CHICAGO--(BUSINESS WIRE)--Fitch does not anticipate any effect on the ratings on the GE Capital Credit Card Master Trust (GECCC Trust) near term as a result of the downgrade to J.C. Penney Co. Inc. and J.C. Penney Corporation Inc. (J.C. Penney). Fitch downgraded the Issuer Default Ratings assigned to J.C. Penney to 'B' from 'BB-' on Nov. 13, 2012.
The J.C. Penney credit card accounts designated to the GECCC Trust are mainly designed to facilitate in store purchases. General Electric Capital Corporation underwrites the credit and provides funding for the receivables, a portion of which is derived from securitization. As of Aug. 13, 2012, J.C. Penney private label and co-brand cards comprised 23.3% of the trust's total $17.6 billion in receivables.
Fitch believes GECCC's available credit enhancement is amply sufficient to support existing ratings, particularly considering the current performance of the receivables. The current break-even multiple under a 'AAA' stress scenario is 10x, well above Fitch's benchmark of 4.5x. However, if J.C. Penney continues to struggle over the longer term card usage could decline and foster adverse selection, resulting in weaker receivables performance. Should such performance deterioration become significant, Fitch will review its steady state assumptions for the J.C. Penney products and the ratings assigned relative to available credit enhancement.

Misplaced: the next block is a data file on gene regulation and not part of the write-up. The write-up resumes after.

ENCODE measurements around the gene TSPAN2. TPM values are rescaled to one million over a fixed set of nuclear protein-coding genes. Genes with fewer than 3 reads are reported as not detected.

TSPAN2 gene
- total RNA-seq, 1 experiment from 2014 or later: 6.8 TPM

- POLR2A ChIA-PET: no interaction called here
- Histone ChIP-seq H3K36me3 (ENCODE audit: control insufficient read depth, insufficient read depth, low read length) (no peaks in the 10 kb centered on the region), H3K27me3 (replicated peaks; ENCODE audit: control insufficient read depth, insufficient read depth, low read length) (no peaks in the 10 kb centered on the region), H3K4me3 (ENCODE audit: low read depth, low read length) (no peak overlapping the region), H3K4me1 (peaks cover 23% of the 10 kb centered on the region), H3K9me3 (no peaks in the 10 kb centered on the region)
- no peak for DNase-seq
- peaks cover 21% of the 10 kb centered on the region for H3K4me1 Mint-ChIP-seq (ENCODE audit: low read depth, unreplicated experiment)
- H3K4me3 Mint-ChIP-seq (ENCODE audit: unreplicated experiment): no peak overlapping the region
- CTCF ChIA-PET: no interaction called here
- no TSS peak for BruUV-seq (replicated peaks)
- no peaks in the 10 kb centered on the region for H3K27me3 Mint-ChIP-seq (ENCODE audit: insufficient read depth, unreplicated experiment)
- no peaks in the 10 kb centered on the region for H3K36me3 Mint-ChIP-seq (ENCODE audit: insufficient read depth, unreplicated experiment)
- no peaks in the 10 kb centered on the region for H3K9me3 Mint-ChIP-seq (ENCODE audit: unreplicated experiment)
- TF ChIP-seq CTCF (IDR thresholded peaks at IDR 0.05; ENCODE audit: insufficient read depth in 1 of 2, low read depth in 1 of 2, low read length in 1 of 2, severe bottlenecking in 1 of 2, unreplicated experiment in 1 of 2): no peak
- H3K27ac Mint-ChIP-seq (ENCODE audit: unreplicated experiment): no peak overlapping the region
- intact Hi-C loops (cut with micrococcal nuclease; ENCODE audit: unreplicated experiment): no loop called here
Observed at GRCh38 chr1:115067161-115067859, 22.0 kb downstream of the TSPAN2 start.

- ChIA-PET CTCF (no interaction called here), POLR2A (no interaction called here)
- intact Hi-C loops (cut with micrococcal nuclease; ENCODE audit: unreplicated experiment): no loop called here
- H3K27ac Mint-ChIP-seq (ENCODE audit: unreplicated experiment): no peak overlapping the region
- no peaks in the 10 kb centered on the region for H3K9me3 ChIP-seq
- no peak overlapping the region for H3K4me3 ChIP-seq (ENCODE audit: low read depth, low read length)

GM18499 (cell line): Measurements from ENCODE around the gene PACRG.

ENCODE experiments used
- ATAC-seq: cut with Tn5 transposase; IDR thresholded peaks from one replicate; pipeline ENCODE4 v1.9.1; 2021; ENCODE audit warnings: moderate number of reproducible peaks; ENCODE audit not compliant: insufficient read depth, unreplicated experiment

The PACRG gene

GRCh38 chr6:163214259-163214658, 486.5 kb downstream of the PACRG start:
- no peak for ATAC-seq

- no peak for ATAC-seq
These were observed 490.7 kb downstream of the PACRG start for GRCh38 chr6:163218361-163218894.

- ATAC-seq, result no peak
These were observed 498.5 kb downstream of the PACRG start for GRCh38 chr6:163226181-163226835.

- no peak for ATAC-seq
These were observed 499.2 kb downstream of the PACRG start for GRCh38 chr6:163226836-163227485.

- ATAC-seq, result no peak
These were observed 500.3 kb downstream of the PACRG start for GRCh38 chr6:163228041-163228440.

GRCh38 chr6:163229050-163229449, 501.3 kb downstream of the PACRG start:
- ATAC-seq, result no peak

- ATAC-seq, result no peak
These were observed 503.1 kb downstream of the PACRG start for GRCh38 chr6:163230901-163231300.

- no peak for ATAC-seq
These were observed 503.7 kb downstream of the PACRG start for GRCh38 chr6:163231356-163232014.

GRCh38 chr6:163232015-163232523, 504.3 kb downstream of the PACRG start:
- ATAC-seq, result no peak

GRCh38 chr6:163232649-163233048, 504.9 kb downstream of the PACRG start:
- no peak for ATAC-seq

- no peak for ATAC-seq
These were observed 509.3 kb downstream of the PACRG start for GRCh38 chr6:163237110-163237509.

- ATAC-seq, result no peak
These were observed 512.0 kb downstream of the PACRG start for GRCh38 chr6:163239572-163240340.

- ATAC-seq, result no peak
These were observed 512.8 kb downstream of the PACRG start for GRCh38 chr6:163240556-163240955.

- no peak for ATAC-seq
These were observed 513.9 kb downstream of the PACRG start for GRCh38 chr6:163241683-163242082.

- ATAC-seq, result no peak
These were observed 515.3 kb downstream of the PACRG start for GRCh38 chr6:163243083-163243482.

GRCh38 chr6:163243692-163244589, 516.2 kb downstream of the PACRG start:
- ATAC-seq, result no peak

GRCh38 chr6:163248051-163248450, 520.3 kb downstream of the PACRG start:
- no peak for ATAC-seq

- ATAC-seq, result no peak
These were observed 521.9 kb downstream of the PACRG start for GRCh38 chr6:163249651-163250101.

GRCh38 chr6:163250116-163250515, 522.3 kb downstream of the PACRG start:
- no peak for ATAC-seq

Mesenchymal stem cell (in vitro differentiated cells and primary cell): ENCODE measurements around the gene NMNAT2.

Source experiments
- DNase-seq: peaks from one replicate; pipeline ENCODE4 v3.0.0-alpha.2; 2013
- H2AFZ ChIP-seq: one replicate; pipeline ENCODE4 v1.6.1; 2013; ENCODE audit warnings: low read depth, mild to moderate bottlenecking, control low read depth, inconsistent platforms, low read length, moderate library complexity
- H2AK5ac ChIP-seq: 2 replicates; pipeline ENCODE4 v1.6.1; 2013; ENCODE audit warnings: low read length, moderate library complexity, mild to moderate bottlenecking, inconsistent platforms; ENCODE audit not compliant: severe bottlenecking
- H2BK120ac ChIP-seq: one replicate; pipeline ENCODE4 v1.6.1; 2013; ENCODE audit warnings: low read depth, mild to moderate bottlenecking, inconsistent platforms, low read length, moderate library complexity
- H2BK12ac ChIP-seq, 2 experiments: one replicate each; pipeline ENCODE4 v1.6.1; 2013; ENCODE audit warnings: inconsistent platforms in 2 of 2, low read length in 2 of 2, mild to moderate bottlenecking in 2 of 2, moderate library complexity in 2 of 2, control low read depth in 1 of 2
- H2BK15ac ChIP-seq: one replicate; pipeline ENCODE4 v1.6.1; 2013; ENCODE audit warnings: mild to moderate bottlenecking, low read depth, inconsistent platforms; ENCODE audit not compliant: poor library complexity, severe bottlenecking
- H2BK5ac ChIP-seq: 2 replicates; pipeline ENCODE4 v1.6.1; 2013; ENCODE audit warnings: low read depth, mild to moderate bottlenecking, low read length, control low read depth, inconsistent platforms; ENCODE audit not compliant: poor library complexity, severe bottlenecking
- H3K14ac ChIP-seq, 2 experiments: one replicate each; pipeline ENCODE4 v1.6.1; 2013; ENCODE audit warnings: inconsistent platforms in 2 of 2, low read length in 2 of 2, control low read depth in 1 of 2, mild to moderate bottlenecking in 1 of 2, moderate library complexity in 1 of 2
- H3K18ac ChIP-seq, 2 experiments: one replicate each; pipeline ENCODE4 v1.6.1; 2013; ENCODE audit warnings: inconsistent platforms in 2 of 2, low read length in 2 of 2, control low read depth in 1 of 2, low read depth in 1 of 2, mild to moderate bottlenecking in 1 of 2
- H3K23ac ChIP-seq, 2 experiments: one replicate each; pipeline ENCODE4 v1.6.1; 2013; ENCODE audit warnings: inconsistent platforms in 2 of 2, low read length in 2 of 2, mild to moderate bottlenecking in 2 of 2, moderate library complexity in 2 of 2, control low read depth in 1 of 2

An Issuer Default Rating (IDR) is an assessment of an issuer's relative vulnerability to default on financial obligations, and J.C. Penney's was downgraded due to significant deterioration in sales and gross margin compression. Fitch's credit card ABS cash flow model includes a purchase rate stress, which is used to simulate the loss of one or more key partnerships, retailer bankruptcies, or the effect of regulatory constraints. Purchase rate is a measure of new receivables generation, but it also measures cardholder usage. A lower purchase rate results in a declining portfolio and an inability to reinvest all of the monthly principal collections in newly generated credit card receivables. Since credit card receivables generate yield, which is used to pay trust expenses, including interest to bondholders, a failure to generate new receivables could ultimately result in negative carry and excess spread compression.
The above article originally appeared as a post on the Fitch Wire credit market commentary page. The original article can be accessed at www.fitchratings.com. All opinions expressed are those of Fitch Ratings.